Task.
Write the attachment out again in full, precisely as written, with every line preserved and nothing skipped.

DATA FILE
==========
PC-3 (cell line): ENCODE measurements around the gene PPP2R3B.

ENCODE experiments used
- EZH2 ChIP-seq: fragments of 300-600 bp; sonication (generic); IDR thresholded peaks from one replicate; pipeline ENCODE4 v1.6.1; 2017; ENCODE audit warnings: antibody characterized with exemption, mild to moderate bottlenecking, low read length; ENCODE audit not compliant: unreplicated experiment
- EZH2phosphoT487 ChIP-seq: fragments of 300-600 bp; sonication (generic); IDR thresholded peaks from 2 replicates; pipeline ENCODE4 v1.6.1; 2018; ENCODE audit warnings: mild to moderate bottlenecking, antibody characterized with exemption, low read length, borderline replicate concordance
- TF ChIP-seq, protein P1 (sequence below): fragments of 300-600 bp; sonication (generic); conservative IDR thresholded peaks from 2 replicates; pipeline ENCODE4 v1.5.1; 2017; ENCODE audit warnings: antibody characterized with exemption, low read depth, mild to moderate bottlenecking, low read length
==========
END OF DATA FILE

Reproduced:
PC-3 (cell line): ENCODE measurements around the gene PPP2R3B.

ENCODE experiments used
- EZH2 ChIP-seq: fragments of 300-600 bp; sonication (generic); IDR thresholded peaks from one replicate; pipeline ENCODE4 v1.6.1; 2017; ENCODE audit warnings: antibody characterized with exemption, mild to moderate bottlenecking, low read length; ENCODE audit not compliant: unreplicated experiment
- EZH2phosphoT487 ChIP-seq: fragments of 300-600 bp; sonication (generic); IDR thresholded peaks from 2 replicates; pipeline ENCODE4 v1.6.1; 2018; ENCODE audit warnings: mild to moderate bottlenecking, antibody characterized with exemption, low read length, borderline replicate concordance
- TF ChIP-seq, protein P1 (sequence below): fragments of 300-600 bp; sonication (generic); conservative IDR thresholded peaks from 2 replicates; pipeline ENCODE4 v1.5.1; 2017; ENCODE audit warnings: antibody characterized with exemption, low read depth, mild to moderate bottlenecking, low read length